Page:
The Liskov Substitution Principle in Java

The Liskov Substitution Principle, which provides a lot of details on it. As per the LSP, functions that use references to base classes must be able to use objects of the derived class without knowing it. In simple words, derived classes must be substitutable for the base class. To illustrate the LSP, let’s take an example of rectangles and squares. One tends to establish the ISA relationship, thus, you can say that a square a rectangle. However, there arises a problem (hence, a violation of the Liskov Substitution Principle) which shall be demonstrated with the following code sample. Take a look at code illustration below to understand the Liskov Substitution Principle in detail.

Substitutability is a principle in object-oriented programming introduced by Barbara Liskov in a 1987 conference keynote stating that, if class B is a subclass of class A, then wherever A is expected, B can be used instead:

class A {…}
class B extends A {…}

public void method(A obj) {…}

A a = new B(); // Assignment OK
method(new B()); // Passing as parameter OK

This also applies when the type is an interface, where there doesn’t need to any hierarchical relationship between the objects:

interface Foo {
     void bar();

class A implements Foo {
    void bar() {…}

class B implements Foo {
    void bar() {…}
List foos = new ArrayList<>();
foos.add(new A()); // OK
foos.add(new B()); // OK

Now the list contains objects that are not from the same class hierarchy.

Abstract class and Interface usage: “Is-a” relation vs “Has-a” capability

When to use abstract classes: To implement the same or different behaviour among multiple related objects

Related Article: Packages and Inheritance in Java with Examples

When to use interfaces: to implement a contract by multiple unrelated objects

Abstract classes create “is a” relations while interfaces provide “has a” capability.

This can be seen in the code below:

public class InterfaceAndAbstractClassDemo{
    public static void main(String args[]){

        Dog dog = new Dog("Jack",16);
        Cat cat = new Cat("Joe",20);


        Learn dl = dog;


        Climb c = cat;

        Man man = new Man("Ravindra",40);

        Climb cm = man;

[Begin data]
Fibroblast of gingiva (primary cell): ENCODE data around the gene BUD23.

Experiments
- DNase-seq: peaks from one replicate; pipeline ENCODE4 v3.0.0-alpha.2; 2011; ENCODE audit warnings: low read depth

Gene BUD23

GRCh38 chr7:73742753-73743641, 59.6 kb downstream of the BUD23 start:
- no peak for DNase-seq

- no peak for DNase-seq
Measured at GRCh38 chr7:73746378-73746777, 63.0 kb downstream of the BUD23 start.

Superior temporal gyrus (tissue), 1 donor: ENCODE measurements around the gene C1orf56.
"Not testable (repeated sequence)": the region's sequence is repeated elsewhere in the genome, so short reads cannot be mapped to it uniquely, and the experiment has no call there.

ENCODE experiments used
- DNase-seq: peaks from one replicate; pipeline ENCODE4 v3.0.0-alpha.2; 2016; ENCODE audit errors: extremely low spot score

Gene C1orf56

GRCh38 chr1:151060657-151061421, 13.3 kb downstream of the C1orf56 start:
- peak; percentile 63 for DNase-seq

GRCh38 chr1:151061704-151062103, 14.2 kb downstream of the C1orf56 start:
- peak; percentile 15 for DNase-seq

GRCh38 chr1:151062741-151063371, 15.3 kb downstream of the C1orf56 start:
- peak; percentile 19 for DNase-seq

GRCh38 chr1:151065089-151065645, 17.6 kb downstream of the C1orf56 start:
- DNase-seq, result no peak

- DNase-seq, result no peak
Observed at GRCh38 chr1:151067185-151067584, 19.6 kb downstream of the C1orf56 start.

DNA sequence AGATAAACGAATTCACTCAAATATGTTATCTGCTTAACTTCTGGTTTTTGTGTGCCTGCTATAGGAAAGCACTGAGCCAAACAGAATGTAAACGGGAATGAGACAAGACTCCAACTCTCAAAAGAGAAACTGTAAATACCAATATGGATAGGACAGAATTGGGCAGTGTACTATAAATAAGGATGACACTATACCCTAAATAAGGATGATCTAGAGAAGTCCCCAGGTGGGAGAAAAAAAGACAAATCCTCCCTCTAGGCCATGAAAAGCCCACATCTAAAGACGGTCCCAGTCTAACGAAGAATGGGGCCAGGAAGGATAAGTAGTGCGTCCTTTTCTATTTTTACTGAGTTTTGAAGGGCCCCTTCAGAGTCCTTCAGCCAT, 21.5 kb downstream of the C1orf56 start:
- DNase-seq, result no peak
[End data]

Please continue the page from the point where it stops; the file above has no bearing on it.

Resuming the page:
Think t = man;
        Learn l = man;
        Apply a = man;

abstract class Animal{
   String name;
   int lifeExpentency;
   public Animal(String name,int lifeExpentency ){ = name;
    public abstract void remember();
    public abstract void protectOwner();

    public String toString(){
        return     this.getClass().getSimpleName()+":"+name+":"+lifeExpentency;
class Dog extends Animal implements Learn{
     public Dog(String name,int age){
     public void remember(){
          System.out.println(this.getClass().getSimpleName()+" can remember for 5 minutes");
     public void protectOwner(){
         System.out.println(this.getClass().getSimpleName()+ " will protect owner");
     public void learn(){
         System.out.println(this.getClass().getSimpleName()+ " can learn:");
class Cat extends Animal implements Climb {
     public Cat(String name,int age){
     public void remember(){
          System.out.println(this.getClass().getSimpleName() + " can remember for 16 hours");
     public void protectOwner(){
         System.out.println(this.getClass().getSimpleName()+ " won't protect owner");
     public void climb(){
         System.out.println(this.getClass().getSimpleName()+ " can climb");
interface Climb{
     void climb();
interface Think {
    void think();
interface Learn {
   void learn();
interface Apply{
   void apply();
class Man implements Think,Learn,Apply,Climb{
String name;
int age;
public Man(String name,int age){ = name;
this.age = age;
public void think(){
System.out.println("I can think:"+this.getClass().getSimpleName());
public void learn(){
System.out.println("I can learn:"+this.getClass().getSimpleName());